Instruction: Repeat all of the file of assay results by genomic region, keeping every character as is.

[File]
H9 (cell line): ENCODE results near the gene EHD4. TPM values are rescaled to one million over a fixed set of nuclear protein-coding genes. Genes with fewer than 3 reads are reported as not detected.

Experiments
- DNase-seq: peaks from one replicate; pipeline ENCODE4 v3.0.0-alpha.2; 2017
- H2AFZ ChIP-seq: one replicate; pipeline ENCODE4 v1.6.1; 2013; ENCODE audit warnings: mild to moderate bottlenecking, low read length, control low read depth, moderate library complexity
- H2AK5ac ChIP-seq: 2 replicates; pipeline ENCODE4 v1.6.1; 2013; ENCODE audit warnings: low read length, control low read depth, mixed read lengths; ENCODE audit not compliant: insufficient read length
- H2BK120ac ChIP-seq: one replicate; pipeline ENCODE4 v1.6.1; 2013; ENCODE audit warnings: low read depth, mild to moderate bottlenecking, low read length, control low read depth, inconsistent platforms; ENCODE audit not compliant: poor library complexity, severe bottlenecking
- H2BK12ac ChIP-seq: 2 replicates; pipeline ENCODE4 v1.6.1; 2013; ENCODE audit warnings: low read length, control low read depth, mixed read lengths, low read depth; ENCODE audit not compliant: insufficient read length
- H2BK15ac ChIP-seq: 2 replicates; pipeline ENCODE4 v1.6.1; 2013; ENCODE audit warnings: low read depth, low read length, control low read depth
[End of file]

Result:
H9 (cell line): ENCODE results near the gene EHD4. TPM values are rescaled to one million over a fixed set of nuclear protein-coding genes. Genes with fewer than 3 reads are reported as not detected.

Experiments
- DNase-seq: peaks from one replicate; pipeline ENCODE4 v3.0.0-alpha.2; 2017
- H2AFZ ChIP-seq: one replicate; pipeline ENCODE4 v1.6.1; 2013; ENCODE audit warnings: mild to moderate bottlenecking, low read length, control low read depth, moderate library complexity
- H2AK5ac ChIP-seq: 2 replicates; pipeline ENCODE4 v1.6.1; 2013; ENCODE audit warnings: low read length, control low read depth, mixed read lengths; ENCODE audit not compliant: insufficient read length
- H2BK120ac ChIP-seq: one replicate; pipeline ENCODE4 v1.6.1; 2013; ENCODE audit warnings: low read depth, mild to moderate bottlenecking, low read length, control low read depth, inconsistent platforms; ENCODE audit not compliant: poor library complexity, severe bottlenecking
- H2BK12ac ChIP-seq: 2 replicates; pipeline ENCODE4 v1.6.1; 2013; ENCODE audit warnings: low read length, control low read depth, mixed read lengths, low read depth; ENCODE audit not compliant: insufficient read length
- H2BK15ac ChIP-seq: 2 replicates; pipeline ENCODE4 v1.6.1; 2013; ENCODE audit warnings: low read depth, low read length, control low read depth